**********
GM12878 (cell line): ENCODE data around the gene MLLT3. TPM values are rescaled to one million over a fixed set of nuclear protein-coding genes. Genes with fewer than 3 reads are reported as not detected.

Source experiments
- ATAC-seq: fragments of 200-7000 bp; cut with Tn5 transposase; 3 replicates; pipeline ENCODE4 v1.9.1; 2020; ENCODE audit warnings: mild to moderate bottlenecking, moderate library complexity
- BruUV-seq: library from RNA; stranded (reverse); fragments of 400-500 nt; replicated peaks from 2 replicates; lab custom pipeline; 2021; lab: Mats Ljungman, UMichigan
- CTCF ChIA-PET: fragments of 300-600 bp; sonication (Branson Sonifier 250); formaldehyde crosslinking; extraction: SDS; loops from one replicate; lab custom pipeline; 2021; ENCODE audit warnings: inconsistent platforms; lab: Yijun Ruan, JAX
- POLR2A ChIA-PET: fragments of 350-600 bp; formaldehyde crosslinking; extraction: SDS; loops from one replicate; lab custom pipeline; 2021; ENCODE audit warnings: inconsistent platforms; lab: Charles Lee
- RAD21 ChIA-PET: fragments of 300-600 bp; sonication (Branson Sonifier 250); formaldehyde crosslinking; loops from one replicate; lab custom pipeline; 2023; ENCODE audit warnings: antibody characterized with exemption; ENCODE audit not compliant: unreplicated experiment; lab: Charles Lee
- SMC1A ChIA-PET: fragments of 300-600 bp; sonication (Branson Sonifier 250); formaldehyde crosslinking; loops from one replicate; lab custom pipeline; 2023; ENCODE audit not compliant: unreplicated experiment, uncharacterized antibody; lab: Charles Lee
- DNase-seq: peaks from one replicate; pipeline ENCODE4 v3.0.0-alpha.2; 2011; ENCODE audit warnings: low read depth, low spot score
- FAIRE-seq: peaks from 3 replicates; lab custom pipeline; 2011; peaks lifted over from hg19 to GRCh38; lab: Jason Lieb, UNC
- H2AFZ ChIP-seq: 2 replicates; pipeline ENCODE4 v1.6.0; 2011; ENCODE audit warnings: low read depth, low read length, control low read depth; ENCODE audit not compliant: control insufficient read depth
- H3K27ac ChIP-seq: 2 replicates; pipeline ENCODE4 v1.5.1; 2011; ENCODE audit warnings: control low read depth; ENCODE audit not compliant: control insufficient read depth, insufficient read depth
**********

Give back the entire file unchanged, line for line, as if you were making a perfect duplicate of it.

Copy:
GM12878 (cell line): ENCODE data around the gene MLLT3. TPM values are rescaled to one million over a fixed set of nuclear protein-coding genes. Genes with fewer than 3 reads are reported as not detected.

Source experiments
- ATAC-seq: fragments of 200-7000 bp; cut with Tn5 transposase; 3 replicates; pipeline ENCODE4 v1.9.1; 2020; ENCODE audit warnings: mild to moderate bottlenecking, moderate library complexity
- BruUV-seq: library from RNA; stranded (reverse); fragments of 400-500 nt; replicated peaks from 2 replicates; lab custom pipeline; 2021; lab: Mats Ljungman, UMichigan
- CTCF ChIA-PET: fragments of 300-600 bp; sonication (Branson Sonifier 250); formaldehyde crosslinking; extraction: SDS; loops from one replicate; lab custom pipeline; 2021; ENCODE audit warnings: inconsistent platforms; lab: Yijun Ruan, JAX
- POLR2A ChIA-PET: fragments of 350-600 bp; formaldehyde crosslinking; extraction: SDS; loops from one replicate; lab custom pipeline; 2021; ENCODE audit warnings: inconsistent platforms; lab: Charles Lee
- RAD21 ChIA-PET: fragments of 300-600 bp; sonication (Branson Sonifier 250); formaldehyde crosslinking; loops from one replicate; lab custom pipeline; 2023; ENCODE audit warnings: antibody characterized with exemption; ENCODE audit not compliant: unreplicated experiment; lab: Charles Lee
- SMC1A ChIA-PET: fragments of 300-600 bp; sonication (Branson Sonifier 250); formaldehyde crosslinking; loops from one replicate; lab custom pipeline; 2023; ENCODE audit not compliant: unreplicated experiment, uncharacterized antibody; lab: Charles Lee
- DNase-seq: peaks from one replicate; pipeline ENCODE4 v3.0.0-alpha.2; 2011; ENCODE audit warnings: low read depth, low spot score
- FAIRE-seq: peaks from 3 replicates; lab custom pipeline; 2011; peaks lifted over from hg19 to GRCh38; lab: Jason Lieb, UNC
- H2AFZ ChIP-seq: 2 replicates; pipeline ENCODE4 v1.6.0; 2011; ENCODE audit warnings: low read depth, low read length, control low read depth; ENCODE audit not compliant: control insufficient read depth
- H3K27ac ChIP-seq: 2 replicates; pipeline ENCODE4 v1.5.1; 2011; ENCODE audit warnings: control low read depth; ENCODE audit not compliant: control insufficient read depth, insufficient read depth